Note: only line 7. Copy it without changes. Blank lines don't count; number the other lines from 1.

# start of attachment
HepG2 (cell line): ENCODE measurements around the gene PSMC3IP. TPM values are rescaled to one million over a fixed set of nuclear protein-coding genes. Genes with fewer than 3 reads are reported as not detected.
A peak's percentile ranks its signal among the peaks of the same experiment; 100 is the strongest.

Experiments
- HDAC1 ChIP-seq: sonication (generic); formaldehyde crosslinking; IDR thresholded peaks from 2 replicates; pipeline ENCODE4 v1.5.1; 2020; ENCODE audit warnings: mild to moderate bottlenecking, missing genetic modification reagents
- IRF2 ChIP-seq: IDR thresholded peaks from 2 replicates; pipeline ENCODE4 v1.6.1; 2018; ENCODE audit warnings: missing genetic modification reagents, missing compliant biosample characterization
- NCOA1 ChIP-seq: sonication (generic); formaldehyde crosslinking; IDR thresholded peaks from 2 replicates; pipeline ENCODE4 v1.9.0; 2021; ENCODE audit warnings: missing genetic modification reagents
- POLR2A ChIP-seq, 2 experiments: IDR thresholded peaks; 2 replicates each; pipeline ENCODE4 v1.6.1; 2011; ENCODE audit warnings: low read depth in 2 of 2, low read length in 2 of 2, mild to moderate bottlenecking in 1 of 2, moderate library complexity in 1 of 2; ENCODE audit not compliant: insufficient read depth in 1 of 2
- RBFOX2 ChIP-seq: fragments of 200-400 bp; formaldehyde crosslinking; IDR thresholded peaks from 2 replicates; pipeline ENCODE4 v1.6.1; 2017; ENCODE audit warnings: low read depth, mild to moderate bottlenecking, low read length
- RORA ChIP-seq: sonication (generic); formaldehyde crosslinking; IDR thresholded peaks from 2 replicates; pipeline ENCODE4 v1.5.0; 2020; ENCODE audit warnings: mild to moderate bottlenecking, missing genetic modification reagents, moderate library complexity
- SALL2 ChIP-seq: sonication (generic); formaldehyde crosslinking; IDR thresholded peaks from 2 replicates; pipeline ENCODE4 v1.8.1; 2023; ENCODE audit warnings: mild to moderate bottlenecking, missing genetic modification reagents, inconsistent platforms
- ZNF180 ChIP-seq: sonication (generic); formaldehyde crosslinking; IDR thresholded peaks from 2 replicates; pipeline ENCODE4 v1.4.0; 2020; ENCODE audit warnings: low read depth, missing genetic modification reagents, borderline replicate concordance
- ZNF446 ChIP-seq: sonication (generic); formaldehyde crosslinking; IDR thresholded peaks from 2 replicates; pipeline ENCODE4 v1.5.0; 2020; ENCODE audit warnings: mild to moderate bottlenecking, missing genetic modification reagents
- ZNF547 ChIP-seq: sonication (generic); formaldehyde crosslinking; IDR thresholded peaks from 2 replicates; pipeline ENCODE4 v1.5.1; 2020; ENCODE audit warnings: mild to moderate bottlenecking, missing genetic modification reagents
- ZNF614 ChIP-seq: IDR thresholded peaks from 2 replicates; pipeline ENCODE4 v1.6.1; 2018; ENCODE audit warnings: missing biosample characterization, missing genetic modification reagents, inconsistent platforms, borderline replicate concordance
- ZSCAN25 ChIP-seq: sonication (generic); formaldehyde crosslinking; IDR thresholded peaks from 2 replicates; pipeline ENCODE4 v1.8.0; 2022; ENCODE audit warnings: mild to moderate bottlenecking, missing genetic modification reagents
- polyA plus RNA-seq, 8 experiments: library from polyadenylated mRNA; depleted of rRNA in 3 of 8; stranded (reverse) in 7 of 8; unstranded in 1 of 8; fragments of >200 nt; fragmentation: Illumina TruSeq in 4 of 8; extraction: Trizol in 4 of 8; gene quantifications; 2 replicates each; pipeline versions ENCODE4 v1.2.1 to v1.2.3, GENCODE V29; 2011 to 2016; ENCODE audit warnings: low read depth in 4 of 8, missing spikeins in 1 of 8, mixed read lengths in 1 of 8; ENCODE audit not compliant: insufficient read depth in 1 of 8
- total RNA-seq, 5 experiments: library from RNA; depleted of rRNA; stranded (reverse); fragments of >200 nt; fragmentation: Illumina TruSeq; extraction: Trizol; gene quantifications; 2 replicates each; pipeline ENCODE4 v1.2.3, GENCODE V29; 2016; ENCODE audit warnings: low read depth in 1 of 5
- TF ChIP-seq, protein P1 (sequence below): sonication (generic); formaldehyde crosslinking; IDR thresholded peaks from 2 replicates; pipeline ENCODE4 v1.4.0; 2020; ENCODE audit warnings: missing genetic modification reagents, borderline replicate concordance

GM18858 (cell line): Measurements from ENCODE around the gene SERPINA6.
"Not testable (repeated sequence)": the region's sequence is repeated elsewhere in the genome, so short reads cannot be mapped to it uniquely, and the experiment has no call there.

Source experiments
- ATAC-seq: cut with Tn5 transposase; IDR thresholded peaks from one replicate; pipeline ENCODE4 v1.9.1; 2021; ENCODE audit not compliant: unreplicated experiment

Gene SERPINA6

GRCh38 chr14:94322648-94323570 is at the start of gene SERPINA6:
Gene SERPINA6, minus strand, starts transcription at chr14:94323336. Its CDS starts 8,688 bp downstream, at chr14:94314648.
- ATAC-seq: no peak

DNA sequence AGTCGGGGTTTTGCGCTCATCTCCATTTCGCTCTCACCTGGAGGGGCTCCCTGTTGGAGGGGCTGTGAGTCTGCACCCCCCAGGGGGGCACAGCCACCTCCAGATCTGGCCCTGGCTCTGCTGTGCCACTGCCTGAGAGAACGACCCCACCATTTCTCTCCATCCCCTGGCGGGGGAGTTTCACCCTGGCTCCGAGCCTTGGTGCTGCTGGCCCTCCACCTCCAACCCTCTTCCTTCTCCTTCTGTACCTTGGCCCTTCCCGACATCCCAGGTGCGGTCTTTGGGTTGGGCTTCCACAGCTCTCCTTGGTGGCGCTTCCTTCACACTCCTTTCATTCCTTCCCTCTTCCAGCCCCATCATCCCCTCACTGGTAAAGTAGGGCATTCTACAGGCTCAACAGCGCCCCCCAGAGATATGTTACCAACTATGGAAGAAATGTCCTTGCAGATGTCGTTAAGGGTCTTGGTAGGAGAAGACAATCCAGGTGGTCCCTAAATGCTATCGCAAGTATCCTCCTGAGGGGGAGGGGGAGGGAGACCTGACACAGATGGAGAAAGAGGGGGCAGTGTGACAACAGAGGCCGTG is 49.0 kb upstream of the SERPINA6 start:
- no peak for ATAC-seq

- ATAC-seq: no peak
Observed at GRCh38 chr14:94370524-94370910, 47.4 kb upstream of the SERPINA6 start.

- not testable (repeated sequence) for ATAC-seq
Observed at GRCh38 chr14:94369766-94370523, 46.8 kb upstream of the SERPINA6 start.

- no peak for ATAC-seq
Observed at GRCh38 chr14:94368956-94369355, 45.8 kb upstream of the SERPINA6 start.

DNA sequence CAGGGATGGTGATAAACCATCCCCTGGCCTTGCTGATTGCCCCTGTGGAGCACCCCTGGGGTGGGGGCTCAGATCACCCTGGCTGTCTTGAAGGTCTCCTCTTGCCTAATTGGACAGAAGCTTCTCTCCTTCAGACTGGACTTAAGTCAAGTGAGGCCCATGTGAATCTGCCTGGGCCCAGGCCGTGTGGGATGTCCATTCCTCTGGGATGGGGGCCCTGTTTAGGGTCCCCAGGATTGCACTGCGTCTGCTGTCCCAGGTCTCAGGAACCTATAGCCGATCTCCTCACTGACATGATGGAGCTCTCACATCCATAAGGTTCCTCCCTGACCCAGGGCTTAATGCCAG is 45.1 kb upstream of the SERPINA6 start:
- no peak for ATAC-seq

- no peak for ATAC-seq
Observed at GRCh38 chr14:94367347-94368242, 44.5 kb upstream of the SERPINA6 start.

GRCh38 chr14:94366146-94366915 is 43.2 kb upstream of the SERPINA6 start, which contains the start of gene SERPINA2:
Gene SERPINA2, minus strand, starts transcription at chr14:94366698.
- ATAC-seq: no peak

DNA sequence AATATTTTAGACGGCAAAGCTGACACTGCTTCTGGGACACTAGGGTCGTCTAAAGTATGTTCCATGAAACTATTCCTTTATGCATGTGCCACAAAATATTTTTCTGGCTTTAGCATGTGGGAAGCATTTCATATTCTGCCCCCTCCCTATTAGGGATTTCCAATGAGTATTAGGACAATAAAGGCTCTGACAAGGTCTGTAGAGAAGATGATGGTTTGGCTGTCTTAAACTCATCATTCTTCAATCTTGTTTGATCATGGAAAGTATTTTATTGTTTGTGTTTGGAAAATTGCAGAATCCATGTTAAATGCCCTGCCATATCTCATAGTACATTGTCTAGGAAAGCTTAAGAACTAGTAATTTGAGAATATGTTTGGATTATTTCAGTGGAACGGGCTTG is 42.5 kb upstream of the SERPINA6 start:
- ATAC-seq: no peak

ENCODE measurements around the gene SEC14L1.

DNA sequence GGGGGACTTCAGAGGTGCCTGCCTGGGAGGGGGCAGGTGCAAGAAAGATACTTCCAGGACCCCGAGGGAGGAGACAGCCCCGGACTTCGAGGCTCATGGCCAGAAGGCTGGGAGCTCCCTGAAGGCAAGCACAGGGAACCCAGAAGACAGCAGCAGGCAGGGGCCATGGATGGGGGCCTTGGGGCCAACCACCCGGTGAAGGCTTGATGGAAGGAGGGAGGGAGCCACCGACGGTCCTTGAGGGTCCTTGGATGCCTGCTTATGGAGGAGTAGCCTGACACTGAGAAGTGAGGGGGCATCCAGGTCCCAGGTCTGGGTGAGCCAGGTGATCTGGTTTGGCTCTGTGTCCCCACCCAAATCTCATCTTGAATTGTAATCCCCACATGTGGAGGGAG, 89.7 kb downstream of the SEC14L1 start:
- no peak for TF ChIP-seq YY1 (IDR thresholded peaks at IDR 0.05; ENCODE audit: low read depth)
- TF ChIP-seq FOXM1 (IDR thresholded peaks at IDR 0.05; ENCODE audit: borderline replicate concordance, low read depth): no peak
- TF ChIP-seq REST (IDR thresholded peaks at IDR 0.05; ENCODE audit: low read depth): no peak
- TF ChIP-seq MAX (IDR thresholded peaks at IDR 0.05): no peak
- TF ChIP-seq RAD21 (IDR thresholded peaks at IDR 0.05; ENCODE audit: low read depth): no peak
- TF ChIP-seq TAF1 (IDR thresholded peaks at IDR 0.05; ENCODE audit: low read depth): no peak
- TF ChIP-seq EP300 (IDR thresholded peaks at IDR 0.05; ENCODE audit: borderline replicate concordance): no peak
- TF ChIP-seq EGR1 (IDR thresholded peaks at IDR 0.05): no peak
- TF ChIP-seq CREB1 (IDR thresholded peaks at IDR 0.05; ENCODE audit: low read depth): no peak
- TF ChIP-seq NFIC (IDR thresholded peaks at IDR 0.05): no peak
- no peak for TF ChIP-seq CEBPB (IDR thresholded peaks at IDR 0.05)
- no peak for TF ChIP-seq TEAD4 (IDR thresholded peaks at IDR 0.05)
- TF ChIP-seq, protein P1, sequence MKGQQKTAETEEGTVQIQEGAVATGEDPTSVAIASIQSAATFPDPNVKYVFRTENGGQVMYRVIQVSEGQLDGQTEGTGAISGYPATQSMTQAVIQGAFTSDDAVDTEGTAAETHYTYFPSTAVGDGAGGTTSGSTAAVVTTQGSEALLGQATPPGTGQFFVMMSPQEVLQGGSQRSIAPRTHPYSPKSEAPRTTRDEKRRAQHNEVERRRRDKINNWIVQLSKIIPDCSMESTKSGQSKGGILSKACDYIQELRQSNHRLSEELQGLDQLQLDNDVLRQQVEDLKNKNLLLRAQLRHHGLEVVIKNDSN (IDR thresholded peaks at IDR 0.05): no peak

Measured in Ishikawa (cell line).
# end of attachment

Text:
- POLR2A ChIP-seq, 2 experiments: IDR thresholded peaks; 2 replicates each; pipeline ENCODE4 v1.6.1; 2011; ENCODE audit warnings: low read depth in 2 of 2, low read length in 2 of 2, mild to moderate bottlenecking in 1 of 2, moderate library complexity in 1 of 2; ENCODE audit not compliant: insufficient read depth in 1 of 2